Shannon Thompson wrote about what inspired her Timely Death Trilogy, which took course over many dreams she had. The only thing a dream has inspired for me was Amelia Gareth, my protagonist for When Stars Die. But everything else comes entirely from my head and the previous chapter I had just written. When I both write and re-write, I do it for myself first, and then I edit for what I think my hypothetical number one fan will want to read, as well as my hypothetical fan that will rate my book three stars (because three star ratings DO NOT mean that the reader didn’t enjoy the book. It can simply mean they’re tough raters and they wanted more out of the book that they didn’t get, but it didn’t deter their enjoyment. Although three star ratings for me means I didn’t like the book, but I kept reading, which is what matters. Anything below three stars for me means I didn’t even finish the book).
In any case, my inspiration doesn’t come from anything sentimental for me. Throughout the day, I am constantly thinking about how to make the story better, how to make the chapter better from a story standpoint–not at a technical standpoint, which is what I worry about last. Here are some inconvenient times when I receive inspiration:
- At work: I’m supposed to be doing my job, as in making appointments so I can hopefully earn commission, which rarely happens for me, because, frankly, the mall sucks so hard, harder than a diamond, and because I work the mall, I can’t make that many appointments. The more appointments you make, the higher the probability that you can actually SELL something. But at least I can keep my job, even if commission doesn’t go through. In any case, after making one appointment, I get totally lazy and generally limit how often I call people over to enter for the Fiat, which is the gimmick we use to draw in homeowners who might be interested in getting stuff–after all, even if I make 8, they’re probably not going to sale anyway, so I often say ‘What’s the point?’ Oftentimes while I’m interacting with a customer, I’ll receive this burst of inspiration, and I just HAVE to write it down, even when I am with a customer–and I do write it down. I am an author now. It is my career now, no matter how this career goes. I have saddled myself with a schedule now, so when inspiration comes, it has to be put down, regardless of how my interaction with the customer is, regardless of how rude I may appear.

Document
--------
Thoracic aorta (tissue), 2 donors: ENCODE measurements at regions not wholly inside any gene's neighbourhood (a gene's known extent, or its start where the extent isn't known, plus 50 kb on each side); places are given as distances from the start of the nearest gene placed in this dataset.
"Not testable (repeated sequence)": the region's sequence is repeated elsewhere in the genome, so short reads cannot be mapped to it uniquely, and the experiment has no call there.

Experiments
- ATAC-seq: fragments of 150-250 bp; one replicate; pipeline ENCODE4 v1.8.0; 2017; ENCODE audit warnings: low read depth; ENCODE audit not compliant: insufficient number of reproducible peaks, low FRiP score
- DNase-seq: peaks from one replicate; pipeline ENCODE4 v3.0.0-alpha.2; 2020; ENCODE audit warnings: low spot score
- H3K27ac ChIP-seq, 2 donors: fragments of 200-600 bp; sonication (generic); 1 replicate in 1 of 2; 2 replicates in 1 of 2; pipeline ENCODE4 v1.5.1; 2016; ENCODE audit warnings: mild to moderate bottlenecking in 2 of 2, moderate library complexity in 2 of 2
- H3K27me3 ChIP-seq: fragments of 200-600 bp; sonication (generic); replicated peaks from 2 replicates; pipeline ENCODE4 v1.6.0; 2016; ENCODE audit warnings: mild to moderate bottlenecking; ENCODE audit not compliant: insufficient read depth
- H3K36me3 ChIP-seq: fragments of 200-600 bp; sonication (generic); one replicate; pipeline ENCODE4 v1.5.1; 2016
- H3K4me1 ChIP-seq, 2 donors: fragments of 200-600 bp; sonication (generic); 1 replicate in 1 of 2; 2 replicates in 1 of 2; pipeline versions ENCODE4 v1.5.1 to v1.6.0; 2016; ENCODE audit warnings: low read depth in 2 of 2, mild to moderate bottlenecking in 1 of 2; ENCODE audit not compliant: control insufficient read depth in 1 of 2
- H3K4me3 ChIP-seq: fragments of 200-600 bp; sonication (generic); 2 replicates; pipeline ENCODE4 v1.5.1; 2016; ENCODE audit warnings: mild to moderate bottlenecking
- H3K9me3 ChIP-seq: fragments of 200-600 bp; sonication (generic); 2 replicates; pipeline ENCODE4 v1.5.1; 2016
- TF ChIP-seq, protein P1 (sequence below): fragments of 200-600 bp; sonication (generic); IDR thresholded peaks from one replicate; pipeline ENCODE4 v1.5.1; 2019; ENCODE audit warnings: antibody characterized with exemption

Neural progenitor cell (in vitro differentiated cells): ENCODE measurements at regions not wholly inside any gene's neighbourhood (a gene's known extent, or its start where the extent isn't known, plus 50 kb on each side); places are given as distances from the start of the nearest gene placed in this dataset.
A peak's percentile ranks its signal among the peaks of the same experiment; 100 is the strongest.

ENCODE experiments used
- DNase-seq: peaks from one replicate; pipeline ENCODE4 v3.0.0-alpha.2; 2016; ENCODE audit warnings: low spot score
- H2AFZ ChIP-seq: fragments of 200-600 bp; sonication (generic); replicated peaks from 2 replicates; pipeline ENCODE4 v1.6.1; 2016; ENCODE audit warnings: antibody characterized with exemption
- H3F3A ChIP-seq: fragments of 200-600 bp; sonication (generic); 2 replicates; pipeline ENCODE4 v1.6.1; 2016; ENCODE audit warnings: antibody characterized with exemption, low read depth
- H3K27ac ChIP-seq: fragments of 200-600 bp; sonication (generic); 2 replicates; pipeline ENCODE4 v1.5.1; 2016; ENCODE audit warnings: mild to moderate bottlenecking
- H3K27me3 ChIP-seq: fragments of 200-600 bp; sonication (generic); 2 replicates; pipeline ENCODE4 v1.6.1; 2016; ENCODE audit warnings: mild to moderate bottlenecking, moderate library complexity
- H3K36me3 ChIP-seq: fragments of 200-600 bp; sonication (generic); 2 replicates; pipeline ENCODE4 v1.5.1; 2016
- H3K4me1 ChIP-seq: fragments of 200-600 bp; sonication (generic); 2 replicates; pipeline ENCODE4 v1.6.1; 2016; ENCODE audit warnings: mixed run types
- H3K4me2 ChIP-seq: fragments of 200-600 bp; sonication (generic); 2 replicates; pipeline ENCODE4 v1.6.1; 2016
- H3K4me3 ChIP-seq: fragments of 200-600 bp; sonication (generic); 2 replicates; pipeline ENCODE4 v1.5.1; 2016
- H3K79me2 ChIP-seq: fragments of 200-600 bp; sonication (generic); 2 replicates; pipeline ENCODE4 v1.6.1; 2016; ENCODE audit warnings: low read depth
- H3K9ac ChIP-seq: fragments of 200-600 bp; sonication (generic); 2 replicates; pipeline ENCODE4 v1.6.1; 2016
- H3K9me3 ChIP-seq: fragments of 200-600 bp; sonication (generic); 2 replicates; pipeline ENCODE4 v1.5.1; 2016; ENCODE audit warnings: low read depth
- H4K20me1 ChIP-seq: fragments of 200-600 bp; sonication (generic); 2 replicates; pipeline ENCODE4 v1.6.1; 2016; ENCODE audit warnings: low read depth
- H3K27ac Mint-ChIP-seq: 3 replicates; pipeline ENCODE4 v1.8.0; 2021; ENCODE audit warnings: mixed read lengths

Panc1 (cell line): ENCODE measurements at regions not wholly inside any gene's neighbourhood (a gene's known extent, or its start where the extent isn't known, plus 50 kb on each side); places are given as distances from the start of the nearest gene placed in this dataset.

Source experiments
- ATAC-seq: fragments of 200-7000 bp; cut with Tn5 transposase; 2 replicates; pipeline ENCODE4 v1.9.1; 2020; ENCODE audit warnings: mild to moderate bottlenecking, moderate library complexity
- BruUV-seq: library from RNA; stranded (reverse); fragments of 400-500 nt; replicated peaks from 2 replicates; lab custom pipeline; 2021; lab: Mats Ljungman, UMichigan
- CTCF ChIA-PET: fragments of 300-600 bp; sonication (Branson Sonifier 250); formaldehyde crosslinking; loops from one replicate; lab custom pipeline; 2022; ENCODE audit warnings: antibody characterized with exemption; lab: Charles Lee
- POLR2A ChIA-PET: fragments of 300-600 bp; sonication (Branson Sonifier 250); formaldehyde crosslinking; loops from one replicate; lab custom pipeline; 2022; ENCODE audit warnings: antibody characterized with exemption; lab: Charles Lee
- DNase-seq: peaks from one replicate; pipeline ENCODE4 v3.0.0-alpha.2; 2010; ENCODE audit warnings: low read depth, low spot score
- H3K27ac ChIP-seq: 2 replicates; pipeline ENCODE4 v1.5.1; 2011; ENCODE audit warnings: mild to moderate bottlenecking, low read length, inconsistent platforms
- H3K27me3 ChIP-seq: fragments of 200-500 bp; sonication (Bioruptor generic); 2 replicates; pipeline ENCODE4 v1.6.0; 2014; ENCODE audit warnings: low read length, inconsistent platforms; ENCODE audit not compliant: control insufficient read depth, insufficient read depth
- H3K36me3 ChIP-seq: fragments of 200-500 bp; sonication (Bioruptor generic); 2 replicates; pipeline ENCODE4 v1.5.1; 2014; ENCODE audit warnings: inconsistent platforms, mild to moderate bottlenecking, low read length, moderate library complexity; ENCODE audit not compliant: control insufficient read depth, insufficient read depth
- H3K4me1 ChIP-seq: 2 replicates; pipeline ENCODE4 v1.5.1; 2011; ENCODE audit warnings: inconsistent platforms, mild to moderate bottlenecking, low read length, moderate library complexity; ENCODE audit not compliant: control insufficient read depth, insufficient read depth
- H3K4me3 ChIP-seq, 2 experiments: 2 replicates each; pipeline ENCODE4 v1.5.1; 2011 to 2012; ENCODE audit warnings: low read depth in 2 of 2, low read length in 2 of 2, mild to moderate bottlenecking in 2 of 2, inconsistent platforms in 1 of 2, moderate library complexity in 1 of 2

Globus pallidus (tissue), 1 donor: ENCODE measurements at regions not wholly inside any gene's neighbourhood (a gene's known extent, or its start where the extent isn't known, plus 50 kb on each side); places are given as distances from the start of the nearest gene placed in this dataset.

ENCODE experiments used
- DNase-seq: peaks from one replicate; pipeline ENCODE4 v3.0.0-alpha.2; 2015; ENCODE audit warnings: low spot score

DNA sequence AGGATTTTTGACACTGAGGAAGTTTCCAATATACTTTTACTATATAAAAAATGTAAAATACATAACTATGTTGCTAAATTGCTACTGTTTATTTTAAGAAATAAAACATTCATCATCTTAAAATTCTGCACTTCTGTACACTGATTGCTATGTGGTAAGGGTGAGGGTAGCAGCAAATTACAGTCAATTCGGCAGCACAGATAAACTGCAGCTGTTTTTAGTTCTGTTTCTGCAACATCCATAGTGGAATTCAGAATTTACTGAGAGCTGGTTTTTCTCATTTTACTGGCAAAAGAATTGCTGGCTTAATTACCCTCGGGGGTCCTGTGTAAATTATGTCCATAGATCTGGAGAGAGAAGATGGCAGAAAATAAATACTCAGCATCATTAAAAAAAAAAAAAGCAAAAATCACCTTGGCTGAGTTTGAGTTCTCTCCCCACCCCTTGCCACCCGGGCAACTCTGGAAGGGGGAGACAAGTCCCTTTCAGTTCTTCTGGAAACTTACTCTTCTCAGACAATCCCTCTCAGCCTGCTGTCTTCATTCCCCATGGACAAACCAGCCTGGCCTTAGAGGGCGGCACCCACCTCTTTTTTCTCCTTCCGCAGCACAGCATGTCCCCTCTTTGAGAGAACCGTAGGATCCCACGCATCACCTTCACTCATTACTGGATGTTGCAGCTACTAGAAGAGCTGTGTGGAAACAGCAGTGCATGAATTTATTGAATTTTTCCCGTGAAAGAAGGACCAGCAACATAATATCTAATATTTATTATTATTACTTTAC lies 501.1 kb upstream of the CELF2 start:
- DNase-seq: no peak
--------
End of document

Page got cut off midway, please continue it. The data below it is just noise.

- While in class: There is an exception to this. Geography is the most boring class I have ever taken in my life, so it’s not unusual for me to be working on my writing in this class, or writing down inspiration. However, for my other classes, it’s often advised that I pay attention, especially because memorization doesn’t exist in these classes like it does in my geography class, so I have to pay attention in order to understand concepts more clearly and how to apply them. But when I get a hit of inspiration, I simply have to pull out my outline journals and write it down, even mid-lecture. The professors may think I’m taking notes, but, really, I am doing something totally different from what they want me to do. I haven’t been caught yet, but I’m sure they wouldn’t mind if they happen to do catch me. It’s just inconvenient because I really should be paying attention to lecture to understand stuff.
- While driving: I think about writing intensely when I’m driving because driving is rather boring for me. But once a piece of inspiration hits, I have to pull out the notebook and pen to write it down, even when I’m driving. At a stoplight, I will write it down, but if I have to finish my thought, I will write, even as I’m driving, and writing while driving isn’t even illegal but is just as dangerous as texting while driving. However, I am a very alert driver and haven’t had any accidents…yet, but I don’t see myself writing while driving too much in the future because TSAI is done, Christmas break is almost here, and so I’ll be spending most of my time at home.
- In the shower: So the other day I was mulling over how I wanted to end TSAI, and then suddenly realized how I wanted to end it. Now I was already in the tub, soaking in the hot water before I turned the shower on, but I knew I needed to write it down, that I didn’t want to think about it while showering in the relaxing, hot water. So I immediately got out of the tub, wrapped a towel around me, and went into my room to write down my thoughts. Mind you, I was freezing because my body doesn’t do so well with temperature changes, but I absolutely had to do it.
- Right as I’m about to fall asleep: While I’m on Seroquel, a great sleep aide and total mania killer–usually–my mind is still active, thinking about what I’m going to do while in the process of finishing a book, so when inspiration hits, I have to write it down right then and there or else I could possibly forget it the next day. I often do remember it the next day, but you never know. And it’s annoying because I was about to fall asleep and am so sleepy as I write it, but, well, you have to do what you have to do as a writer or author.
So, for those who are writers, what are some inconvenient moments when inspiration has struck? For those who are primarily readers and like to know what inspires writers, what is your favorite piece of inspiration writers have written about?